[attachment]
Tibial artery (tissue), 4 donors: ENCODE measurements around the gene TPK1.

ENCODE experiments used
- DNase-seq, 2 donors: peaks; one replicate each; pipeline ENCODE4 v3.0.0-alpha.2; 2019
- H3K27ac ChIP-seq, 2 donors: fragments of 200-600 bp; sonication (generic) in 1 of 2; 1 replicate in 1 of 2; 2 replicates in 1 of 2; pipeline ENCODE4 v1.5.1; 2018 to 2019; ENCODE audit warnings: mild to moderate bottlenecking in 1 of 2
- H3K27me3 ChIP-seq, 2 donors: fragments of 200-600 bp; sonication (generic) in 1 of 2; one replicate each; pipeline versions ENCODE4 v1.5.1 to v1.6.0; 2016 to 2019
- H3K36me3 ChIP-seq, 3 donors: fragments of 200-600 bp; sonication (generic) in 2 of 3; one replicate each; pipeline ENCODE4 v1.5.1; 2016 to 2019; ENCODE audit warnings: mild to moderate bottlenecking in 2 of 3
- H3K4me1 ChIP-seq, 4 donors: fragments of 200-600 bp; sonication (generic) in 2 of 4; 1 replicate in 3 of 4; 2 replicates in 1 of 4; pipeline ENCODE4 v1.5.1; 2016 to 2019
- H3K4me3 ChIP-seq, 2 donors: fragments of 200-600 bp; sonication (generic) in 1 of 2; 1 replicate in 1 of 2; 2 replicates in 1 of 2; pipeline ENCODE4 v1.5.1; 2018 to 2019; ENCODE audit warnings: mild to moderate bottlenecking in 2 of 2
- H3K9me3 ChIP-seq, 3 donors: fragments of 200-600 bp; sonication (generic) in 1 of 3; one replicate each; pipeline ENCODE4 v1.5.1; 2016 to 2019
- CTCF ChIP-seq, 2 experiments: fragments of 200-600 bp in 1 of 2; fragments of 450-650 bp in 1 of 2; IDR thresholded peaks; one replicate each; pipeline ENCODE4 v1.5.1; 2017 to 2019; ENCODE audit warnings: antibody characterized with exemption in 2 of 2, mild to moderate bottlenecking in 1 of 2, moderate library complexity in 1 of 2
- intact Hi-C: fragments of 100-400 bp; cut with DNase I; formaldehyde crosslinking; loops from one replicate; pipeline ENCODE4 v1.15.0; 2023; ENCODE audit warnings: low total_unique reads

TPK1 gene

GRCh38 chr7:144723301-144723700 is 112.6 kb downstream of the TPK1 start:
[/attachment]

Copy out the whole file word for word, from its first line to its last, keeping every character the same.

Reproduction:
Tibial artery (tissue), 4 donors: ENCODE measurements around the gene TPK1.

ENCODE experiments used
- DNase-seq, 2 donors: peaks; one replicate each; pipeline ENCODE4 v3.0.0-alpha.2; 2019
- H3K27ac ChIP-seq, 2 donors: fragments of 200-600 bp; sonication (generic) in 1 of 2; 1 replicate in 1 of 2; 2 replicates in 1 of 2; pipeline ENCODE4 v1.5.1; 2018 to 2019; ENCODE audit warnings: mild to moderate bottlenecking in 1 of 2
- H3K27me3 ChIP-seq, 2 donors: fragments of 200-600 bp; sonication (generic) in 1 of 2; one replicate each; pipeline versions ENCODE4 v1.5.1 to v1.6.0; 2016 to 2019
- H3K36me3 ChIP-seq, 3 donors: fragments of 200-600 bp; sonication (generic) in 2 of 3; one replicate each; pipeline ENCODE4 v1.5.1; 2016 to 2019; ENCODE audit warnings: mild to moderate bottlenecking in 2 of 3
- H3K4me1 ChIP-seq, 4 donors: fragments of 200-600 bp; sonication (generic) in 2 of 4; 1 replicate in 3 of 4; 2 replicates in 1 of 4; pipeline ENCODE4 v1.5.1; 2016 to 2019
- H3K4me3 ChIP-seq, 2 donors: fragments of 200-600 bp; sonication (generic) in 1 of 2; 1 replicate in 1 of 2; 2 replicates in 1 of 2; pipeline ENCODE4 v1.5.1; 2018 to 2019; ENCODE audit warnings: mild to moderate bottlenecking in 2 of 2
- H3K9me3 ChIP-seq, 3 donors: fragments of 200-600 bp; sonication (generic) in 1 of 3; one replicate each; pipeline ENCODE4 v1.5.1; 2016 to 2019
- CTCF ChIP-seq, 2 experiments: fragments of 200-600 bp in 1 of 2; fragments of 450-650 bp in 1 of 2; IDR thresholded peaks; one replicate each; pipeline ENCODE4 v1.5.1; 2017 to 2019; ENCODE audit warnings: antibody characterized with exemption in 2 of 2, mild to moderate bottlenecking in 1 of 2, moderate library complexity in 1 of 2
- intact Hi-C: fragments of 100-400 bp; cut with DNase I; formaldehyde crosslinking; loops from one replicate; pipeline ENCODE4 v1.15.0; 2023; ENCODE audit warnings: low total_unique reads

TPK1 gene

GRCh38 chr7:144723301-144723700 is 112.6 kb downstream of the TPK1 start: